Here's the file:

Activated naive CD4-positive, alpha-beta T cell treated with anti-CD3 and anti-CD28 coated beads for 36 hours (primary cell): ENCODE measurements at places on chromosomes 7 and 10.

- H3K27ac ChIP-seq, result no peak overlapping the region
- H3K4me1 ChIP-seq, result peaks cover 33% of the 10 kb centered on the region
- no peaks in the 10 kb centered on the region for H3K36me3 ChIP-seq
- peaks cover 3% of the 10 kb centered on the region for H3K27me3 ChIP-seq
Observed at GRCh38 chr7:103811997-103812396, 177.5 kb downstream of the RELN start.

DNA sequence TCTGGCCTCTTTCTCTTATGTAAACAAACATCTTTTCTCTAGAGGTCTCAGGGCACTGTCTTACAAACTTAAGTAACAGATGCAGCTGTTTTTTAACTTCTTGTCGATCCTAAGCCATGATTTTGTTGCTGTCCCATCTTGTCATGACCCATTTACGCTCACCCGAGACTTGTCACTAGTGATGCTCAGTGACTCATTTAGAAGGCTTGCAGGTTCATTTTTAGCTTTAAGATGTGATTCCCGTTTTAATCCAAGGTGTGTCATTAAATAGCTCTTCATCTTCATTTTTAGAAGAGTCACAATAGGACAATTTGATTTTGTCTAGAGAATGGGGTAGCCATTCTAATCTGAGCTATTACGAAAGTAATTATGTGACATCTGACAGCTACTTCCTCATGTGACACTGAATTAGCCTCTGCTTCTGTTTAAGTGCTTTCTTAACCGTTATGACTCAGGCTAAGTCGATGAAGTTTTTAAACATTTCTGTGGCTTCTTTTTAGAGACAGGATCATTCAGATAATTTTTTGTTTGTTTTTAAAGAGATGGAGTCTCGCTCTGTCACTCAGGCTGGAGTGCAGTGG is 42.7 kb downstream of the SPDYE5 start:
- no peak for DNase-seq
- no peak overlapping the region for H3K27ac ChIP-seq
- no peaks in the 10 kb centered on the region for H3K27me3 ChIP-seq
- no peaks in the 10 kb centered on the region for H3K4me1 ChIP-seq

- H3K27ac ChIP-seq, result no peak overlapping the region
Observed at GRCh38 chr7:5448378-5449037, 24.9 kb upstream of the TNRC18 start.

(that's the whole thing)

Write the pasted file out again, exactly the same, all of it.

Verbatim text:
Activated naive CD4-positive, alpha-beta T cell treated with anti-CD3 and anti-CD28 coated beads for 36 hours (primary cell): ENCODE measurements at places on chromosomes 7 and 10.

- H3K27ac ChIP-seq, result no peak overlapping the region
- H3K4me1 ChIP-seq, result peaks cover 33% of the 10 kb centered on the region
- no peaks in the 10 kb centered on the region for H3K36me3 ChIP-seq
- peaks cover 3% of the 10 kb centered on the region for H3K27me3 ChIP-seq
Observed at GRCh38 chr7:103811997-103812396, 177.5 kb downstream of the RELN start.

DNA sequence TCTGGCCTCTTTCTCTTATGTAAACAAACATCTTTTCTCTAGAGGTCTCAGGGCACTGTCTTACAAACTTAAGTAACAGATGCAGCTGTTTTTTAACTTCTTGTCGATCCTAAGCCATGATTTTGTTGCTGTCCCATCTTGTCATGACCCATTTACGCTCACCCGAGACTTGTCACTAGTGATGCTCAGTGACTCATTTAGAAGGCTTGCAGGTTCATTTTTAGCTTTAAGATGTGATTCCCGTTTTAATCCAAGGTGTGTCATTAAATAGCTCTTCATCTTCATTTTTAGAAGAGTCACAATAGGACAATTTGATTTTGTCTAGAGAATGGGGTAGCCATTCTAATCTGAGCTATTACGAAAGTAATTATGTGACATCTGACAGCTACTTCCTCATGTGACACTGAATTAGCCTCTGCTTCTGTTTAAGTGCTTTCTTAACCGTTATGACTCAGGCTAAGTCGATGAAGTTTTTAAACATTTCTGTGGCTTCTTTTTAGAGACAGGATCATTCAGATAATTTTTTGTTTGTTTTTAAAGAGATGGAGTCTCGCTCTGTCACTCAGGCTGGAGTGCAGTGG is 42.7 kb downstream of the SPDYE5 start:
- no peak for DNase-seq
- no peak overlapping the region for H3K27ac ChIP-seq
- no peaks in the 10 kb centered on the region for H3K27me3 ChIP-seq
- no peaks in the 10 kb centered on the region for H3K4me1 ChIP-seq

- H3K27ac ChIP-seq, result no peak overlapping the region
Observed at GRCh38 chr7:5448378-5449037, 24.9 kb upstream of the TNRC18 start.